Tuesday, February 10, 2009

FDA, Opioids, and Risk Evaluation and Mitigation Strategies

I noticed in the news today that the Food and Drug Administration (FDA) has plans to increase regulation of certain narcotic prescription pain medications, including OxyContin and morphine and Fentanyl patches. The FDA already regulates these medications as Schedule II narcotics but has not had the ability or authority to do more than make recommendations and monitor prescribing patterns. In 2007 a law was passed, the Risk Evaluation and Mitigation Strategies (REMS), that allows the FDA greater authority in it's ability to require both manufacturers of these drugs and prescribing physicians to follow certain guidelines.

The FDA is responding to a significant problem in that these medications, while successfully treating pain in cancer patients and chronic pain patients, are increasingly becoming drugs of misuse, abuse, diversion, and addiction. Prescription pain medications are now the number one abused substance after nicotine and alcohol. Pain medications have overtaken marijuana as the most commonly used drug in teenagers and their use is increasing. Here at Cottonwood abuse of these medications are the most commonly presenting addiction after alcoholism. Again, after alcoholism the addiction and misprescribing of these medications are the second most common reason for disciplinary actions of state boards of medicine. In addition to the addiction potential these medications are dangerous in overdoses and have been responsible for many deaths. These drugs can be lethal when mixed with certain sedatives and are believed to have been responsible for the tragic death of actor Heath Ledger last year.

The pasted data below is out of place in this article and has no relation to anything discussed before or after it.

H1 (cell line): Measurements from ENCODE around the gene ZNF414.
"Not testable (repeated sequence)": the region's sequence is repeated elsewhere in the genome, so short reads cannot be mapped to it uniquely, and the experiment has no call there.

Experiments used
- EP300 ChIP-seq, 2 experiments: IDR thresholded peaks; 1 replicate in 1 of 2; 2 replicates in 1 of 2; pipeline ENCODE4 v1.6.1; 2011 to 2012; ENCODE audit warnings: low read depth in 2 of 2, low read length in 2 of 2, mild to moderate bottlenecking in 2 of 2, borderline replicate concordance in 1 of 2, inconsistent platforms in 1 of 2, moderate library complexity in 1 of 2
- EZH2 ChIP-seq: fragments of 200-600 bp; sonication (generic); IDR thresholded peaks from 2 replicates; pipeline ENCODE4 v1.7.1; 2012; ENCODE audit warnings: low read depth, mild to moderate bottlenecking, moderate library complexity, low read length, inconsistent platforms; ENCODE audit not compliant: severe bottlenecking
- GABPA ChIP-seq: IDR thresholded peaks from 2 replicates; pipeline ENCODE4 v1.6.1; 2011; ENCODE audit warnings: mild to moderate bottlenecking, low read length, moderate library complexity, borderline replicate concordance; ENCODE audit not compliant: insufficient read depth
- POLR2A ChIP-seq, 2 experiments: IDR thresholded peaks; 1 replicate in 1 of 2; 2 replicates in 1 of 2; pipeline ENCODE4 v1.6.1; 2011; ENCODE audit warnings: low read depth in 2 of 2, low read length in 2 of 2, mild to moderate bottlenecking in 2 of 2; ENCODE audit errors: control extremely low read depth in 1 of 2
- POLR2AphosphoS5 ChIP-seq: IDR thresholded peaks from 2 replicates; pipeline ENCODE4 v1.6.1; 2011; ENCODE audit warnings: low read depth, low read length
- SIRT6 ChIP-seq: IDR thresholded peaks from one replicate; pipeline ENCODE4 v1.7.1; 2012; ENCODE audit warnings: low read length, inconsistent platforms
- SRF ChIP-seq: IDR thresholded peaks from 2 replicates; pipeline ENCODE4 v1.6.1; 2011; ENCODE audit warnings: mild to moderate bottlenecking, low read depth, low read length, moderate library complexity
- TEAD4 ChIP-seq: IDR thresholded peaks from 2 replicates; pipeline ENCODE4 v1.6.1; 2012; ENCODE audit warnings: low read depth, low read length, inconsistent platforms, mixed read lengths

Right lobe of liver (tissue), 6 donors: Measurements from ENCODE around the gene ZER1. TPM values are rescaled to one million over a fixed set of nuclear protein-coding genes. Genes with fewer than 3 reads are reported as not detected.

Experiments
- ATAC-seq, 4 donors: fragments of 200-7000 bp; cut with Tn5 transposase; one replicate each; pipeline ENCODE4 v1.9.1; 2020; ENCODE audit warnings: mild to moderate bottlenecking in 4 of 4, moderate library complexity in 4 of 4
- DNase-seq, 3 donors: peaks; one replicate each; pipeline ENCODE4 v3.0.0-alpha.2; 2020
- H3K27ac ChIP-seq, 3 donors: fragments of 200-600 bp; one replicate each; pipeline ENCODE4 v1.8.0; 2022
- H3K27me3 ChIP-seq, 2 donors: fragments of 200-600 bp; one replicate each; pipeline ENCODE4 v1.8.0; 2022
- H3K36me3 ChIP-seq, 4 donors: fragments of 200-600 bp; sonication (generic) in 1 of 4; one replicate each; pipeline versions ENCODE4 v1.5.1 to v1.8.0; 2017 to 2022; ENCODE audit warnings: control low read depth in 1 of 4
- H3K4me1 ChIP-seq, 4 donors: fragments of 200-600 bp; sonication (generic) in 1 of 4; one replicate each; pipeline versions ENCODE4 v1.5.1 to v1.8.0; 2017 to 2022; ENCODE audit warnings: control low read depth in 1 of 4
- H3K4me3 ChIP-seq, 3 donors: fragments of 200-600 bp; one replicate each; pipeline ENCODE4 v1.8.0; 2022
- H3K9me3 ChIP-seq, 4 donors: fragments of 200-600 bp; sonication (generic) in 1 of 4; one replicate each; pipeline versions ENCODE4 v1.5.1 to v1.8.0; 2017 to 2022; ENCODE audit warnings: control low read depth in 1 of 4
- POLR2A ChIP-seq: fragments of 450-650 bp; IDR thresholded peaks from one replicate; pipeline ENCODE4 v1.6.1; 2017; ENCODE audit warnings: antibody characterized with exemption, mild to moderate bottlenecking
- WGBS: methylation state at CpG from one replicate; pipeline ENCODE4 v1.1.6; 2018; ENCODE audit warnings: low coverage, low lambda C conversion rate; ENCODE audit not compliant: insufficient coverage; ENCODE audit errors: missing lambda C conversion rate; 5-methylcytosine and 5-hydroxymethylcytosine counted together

Something clearly needs to be done about this problem. I support the FDA in taking a stronger stance on this issue. It is unclear what the new regulations will be but I am sure will include required additional training for physicians who wish to prescribe certain opioid pain medications. My support comes with some trepidation however. This will be the first regulatory action that will affect physician autonomy in prescribing. While necessary in this case I do have some concerns that REMS can be used in the future to limit physician autonomy in other areas of prescribing such as use of psychophamacologic medications in which proposed restrictions are motivated more by an ideological and political agenda rather than based upon science. We will have to wait and see.

Thought for the day

Change brings both opportunity and risk.

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